Donderia (दोंदेरिया) Donderiya (दोंदेरिया), Dondaria (दोंदरिया) Dauderia (दोदेरिया) Dondoria (दोंदोरिया) Dodaria (दोदरिया) Dodar (दोदर)  Doderiyan (दोदेरियां) Dodar (डोडर) Dondliya (दोंदलिया) is gotra of Jats found in Madhya Pradesh.
- 1 Origin
- 2 History
- 3 इतिहास
- 4 The Jats of Indragarh
- 5 Distribution in Madhya Pradesh
- 6 Distribution in Haryana
- 7 Notable persons
- 8 See also
- 9 References
The rulers of Magrora in Madhya Pradesh were of the Donderia Jat Gotra. They had come to this place from village Donder Kheda (दोंदेर खेड़ा) in Punjab on the banks of River Satluj, hence known as Donderia. This period was during the rule of Badshah Shahzahan.
Sir H. M. Elliot, Edited by John Dowson tells while describing The Sumra Dynasty that .....Dr. Bird, relying on some Persian authorities, including the Táríkh-i Sind, tells us that the Sumras, who became first known in the Indian history in the reign of Mahmud of Ghazni, were originally Muhammadans descended from Aboulahil, an uncle of the Prophet, and that one of the tribe who, in the beginning of the eleventh century of our era, obtained power in Sind, married into the family of Samma, and had a son named Bhaonagar. The chief who had been thus placed at the head of the tribe was named Hallah, the son of Chotah, a descendant of Omar Sumra, first of the family mentioned in their history. Contemporary with Chotah was Deva Ráí, sometimes called Dilu Ráí, the ruler of Alore. "The son born to Hallah had for his descendants Dodar, Singhar, Hanif, and others, who appear to have originally possessed the Dangah pergunnah in the Registan, or sandy desert, from whence they extended themselves into the pergunnahs of Thurr, Sammawati, Rupah, and Nasirpur."
Dr. Bird adds, that nothing satisfactory regarding them is to be found in any Indian author, except the statement of their descent from the family of the Prophet, in which, therefore, he seems to concur. "They derive their name," he continues, "from the city of Saumrah, on the Tigris; and appear to have sprung from the followers of Tamim Ansari, mixed with the Arab tribes of Tamim and Kureish." * * * "In Masudi's time, many chiefs of the Arabs descended from Hamzah, the uncle of the prophet, and Ali, his cousin, were then subject (to the chief of Mansura.). To these ancestors we may trace the Saiyids of Sinde, and the family of the Sumrahs."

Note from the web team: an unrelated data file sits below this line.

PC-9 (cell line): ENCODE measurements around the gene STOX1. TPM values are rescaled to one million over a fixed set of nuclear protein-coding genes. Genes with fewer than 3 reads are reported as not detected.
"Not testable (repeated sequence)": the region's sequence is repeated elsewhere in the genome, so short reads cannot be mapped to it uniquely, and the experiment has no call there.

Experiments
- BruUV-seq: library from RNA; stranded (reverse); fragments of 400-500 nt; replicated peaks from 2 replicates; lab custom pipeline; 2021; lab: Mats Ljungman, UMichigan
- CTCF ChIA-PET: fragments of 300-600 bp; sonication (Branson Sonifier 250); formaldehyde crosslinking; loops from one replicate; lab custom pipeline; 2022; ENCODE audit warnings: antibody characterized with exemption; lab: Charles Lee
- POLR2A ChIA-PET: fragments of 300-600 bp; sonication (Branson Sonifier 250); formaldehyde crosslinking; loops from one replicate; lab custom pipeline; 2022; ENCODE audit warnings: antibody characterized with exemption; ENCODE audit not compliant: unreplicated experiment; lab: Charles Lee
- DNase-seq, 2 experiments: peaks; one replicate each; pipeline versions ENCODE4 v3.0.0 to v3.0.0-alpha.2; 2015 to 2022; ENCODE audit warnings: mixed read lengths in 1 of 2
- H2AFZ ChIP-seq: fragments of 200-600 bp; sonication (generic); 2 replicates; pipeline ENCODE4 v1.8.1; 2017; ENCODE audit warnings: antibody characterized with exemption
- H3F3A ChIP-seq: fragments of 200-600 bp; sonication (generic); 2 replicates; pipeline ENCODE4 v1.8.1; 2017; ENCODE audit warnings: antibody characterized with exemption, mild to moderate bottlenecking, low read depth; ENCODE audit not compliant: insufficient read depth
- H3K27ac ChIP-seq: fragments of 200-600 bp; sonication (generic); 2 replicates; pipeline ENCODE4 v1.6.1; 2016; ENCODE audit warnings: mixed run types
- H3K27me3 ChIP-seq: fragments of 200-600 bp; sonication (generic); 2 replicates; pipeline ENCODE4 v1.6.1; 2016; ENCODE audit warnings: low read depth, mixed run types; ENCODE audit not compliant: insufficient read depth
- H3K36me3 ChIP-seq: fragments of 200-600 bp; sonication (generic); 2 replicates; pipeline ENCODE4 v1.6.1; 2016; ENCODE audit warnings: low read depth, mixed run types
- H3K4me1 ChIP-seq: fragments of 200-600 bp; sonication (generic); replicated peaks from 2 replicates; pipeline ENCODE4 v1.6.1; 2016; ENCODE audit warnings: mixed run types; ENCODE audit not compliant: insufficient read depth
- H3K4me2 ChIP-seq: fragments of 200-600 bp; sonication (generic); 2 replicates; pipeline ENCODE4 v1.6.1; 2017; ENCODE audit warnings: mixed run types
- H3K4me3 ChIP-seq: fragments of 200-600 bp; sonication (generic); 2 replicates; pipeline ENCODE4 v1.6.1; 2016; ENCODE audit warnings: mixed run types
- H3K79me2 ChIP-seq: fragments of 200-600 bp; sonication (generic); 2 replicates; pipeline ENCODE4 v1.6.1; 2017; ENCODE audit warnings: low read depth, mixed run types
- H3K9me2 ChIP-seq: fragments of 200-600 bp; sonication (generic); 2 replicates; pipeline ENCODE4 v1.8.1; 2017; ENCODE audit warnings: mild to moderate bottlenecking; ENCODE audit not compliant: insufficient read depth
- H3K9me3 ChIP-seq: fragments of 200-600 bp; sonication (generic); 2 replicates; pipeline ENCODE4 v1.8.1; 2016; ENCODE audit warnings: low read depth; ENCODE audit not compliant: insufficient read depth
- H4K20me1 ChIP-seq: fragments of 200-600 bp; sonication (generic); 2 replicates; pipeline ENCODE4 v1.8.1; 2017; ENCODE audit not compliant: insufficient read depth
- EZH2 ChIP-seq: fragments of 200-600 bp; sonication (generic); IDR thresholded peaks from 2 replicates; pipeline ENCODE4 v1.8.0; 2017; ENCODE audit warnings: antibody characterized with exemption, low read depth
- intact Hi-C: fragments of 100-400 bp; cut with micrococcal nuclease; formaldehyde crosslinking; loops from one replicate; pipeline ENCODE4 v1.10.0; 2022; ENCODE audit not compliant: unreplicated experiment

ठाकुर देशराज ने लिखा है ....[पृ.561]: भाट ग्रन्थों का कहना है शिव के प्रसिद्ध गण वीरभद्र की चार स्त्रियां थी। उनमें आशादेवी से सोनभद्र और स्वर्णभद्र, भद्रादेवी से पवनभद्र, अलका देवी से झषभद्र, और मायादेवी से धीरभद्र नामक पुत्र उत्पन्न हुए।
धीरभद्र के पुत्र रुद्रदेव ने कश्मीर में रूद्रकोट नाम का नगर बसाया। रूद्रभद्र के आगे ब्रह्मभद्र, कर्णभद्र, जयभद्र, ताम्रभद्र, ज्ञानभद्र, चक्रभद्र पीढ़ी दर पीढ़ी राजा इस वंश में हुए। चक्रभद्र के 2 पुत्र नागभद्र और वज्रभद्र।
नागभद्र के दूसरे भाई वज्रभद्र क्रीटभद्र, चंद्रभद्र, रोरभद्र, कोकभद्र, तमालभद्र, मेपभद्र, पुलिंगभद्र, पीढ़ी दर पीढ़ी राजा हुए। इनमें पुलिंगभद्र ने कश्मीर से हटकर गंगा किनारे मायापुरी नामका नगर बसाया जो आगे चलकर हरिद्वार के नाम से प्रसिद्ध हुआ।
इनसे आगे इस वंश में तुंगभद्र, पूर्णभद्र, तेजभद्र, राजभद्र, मेघभद्र और (द्वितीय) स्वर्णभद्र हुए। स्वर्णभद्र की 40 वी पीढ़ी में राणा हरिआदित्य हुए। मायापुरी नगरी इन्हीं के नाम पर हरिद्वार के नाम से प्रसिद्ध हुई। हरिआदित्य भीम द्वारा पांडवों की राज सूर्य दिग्विजय में मारे गए।
राणा हरिआदित्य जी की 16वीं पीढ़ी के राजा पेजसर ने हरिद्वार को छोड़ दिया और यमुना के तटवर्ती इलाके में उनकी संतान के लोगों ने आबादी की।
[पृ.562]: उधर संघ विजय ने 270 वर्ष पंजाब पर सिकंदर के हमले में तक्षक वंशी राजा वीरसिंह लड़ते हुए मारे गए। उनके दो पुत्र थे: 1. अमरसेन और 2. मदनसेन। अमरसेन अभिसार का अधिपति था। ज्ञात होता है कि यूनानी लेखकों ने अमरसेन (अभिसार) को ही आम्भी लिखा है।
अमरसेन (अभिसार) के दो पुत्र विजयदेव और स्वर्णदेव थे। इससे आगे की कई पीढ़ियों का पता नहीं चलता।
दौंदेरिया लोगों के साथ और खानदान इधर आए जिनमें से कुछ ने किटोरा राज्य की नींव डाली। उधर गोहद की ओर वीरभद्र की उस शाखा से लोगों ने जो हरिद्वार में थे और यमुना तट पर आ चुके थे अपना राज्य जमाया और गोहद राज्य में एक बड़ा इलाका शामिल कर लिया।
The Jats of Indragarh